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Can You Hunt With a Recurve Bow? Everything You Need to Know!

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man shooting with a recurve bow

Since the medieval period, recurve bows have been popular in bowhunting and recreational shooting. Archers prefer them because they require less energy and deliver powerful shots.

Recurve bows are super easy to carry and make less noise than other hunting weapons. They are even used in Olympic archery competitions due to their high accuracy. But unfortunately, many hunters struggle to find a recurve bow with the right draw weight.

If you’re a beginner, you may have difficulty using recurve bows and finding a suitable draw weight. This guide will tell you everything about hunting with a recurve bow, its advantages, effective range, and state regulations.

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Are Recurve Bows Good for Hunting?

Recurve bows are excellent for hunting but require experience and skills for shooting accurately. They are similar to longbows—the only difference is that the limbs of a recurve bow are curved back from the end and stock up energy when you draw the bowstring.

These bows also allow archers and hunters to shoot with extra power. Here are some benefits of using recurve bows for hunting:

man aiming recurve bow outdoors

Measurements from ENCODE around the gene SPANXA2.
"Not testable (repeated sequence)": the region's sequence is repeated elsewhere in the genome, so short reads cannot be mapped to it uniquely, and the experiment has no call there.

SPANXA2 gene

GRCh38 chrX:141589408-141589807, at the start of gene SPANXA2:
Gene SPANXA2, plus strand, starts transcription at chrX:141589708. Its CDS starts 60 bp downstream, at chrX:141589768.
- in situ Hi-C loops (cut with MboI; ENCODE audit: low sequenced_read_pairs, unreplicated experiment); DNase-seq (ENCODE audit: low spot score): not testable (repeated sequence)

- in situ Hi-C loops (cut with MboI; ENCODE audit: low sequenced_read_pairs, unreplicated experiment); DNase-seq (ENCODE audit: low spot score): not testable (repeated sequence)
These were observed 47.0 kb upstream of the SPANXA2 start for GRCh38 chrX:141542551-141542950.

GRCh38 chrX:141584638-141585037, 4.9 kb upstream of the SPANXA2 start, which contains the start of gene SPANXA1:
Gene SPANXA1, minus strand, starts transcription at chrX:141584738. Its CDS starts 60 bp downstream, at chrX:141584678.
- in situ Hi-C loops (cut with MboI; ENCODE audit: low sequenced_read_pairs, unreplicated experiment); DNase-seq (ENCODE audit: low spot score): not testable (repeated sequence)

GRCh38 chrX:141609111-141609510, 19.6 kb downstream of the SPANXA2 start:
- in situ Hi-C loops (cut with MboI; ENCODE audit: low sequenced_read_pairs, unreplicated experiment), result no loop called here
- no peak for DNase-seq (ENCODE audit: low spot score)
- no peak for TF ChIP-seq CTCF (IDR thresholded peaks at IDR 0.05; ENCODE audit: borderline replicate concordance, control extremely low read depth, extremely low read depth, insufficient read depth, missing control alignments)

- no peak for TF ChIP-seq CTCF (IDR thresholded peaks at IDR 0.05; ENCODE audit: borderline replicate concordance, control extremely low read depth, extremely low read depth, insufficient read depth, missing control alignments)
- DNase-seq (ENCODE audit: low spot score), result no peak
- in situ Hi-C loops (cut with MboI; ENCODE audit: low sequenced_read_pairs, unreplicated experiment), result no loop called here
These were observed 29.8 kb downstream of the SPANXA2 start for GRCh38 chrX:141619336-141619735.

Image Credit: Bogdan Denysyuk, Shutterstock

Silent

No hunter wants to keep chasing an animal for hours or lose it after putting in a lot of effort. If your hunting weapon makes noise, your prey will likely run away in a blink of an eye. Even a bit of noise from the bows can scare animals off.

A recurve bow is well known for making less noise, but don’t expect it to be completely silent. Most recurve bows come with unique limbs and dampers made of quiet components. They are attached to the strings, so the bow creates negligible noise whenever you take a shot. This makes a recurve bow an ideal choice for hunting.

Improved Draw Weight

Every hunter wants to take a shot that kills the target animal quickly instead of piercing through it and injuring it. The draw weight plays a significant role in killing an animal without hurting it.

Of course, not all recurve bows have a better draw weight. So, you must search through the market and find the one that has. The ideal draw weight in a recurve bow is at least 40 pounds.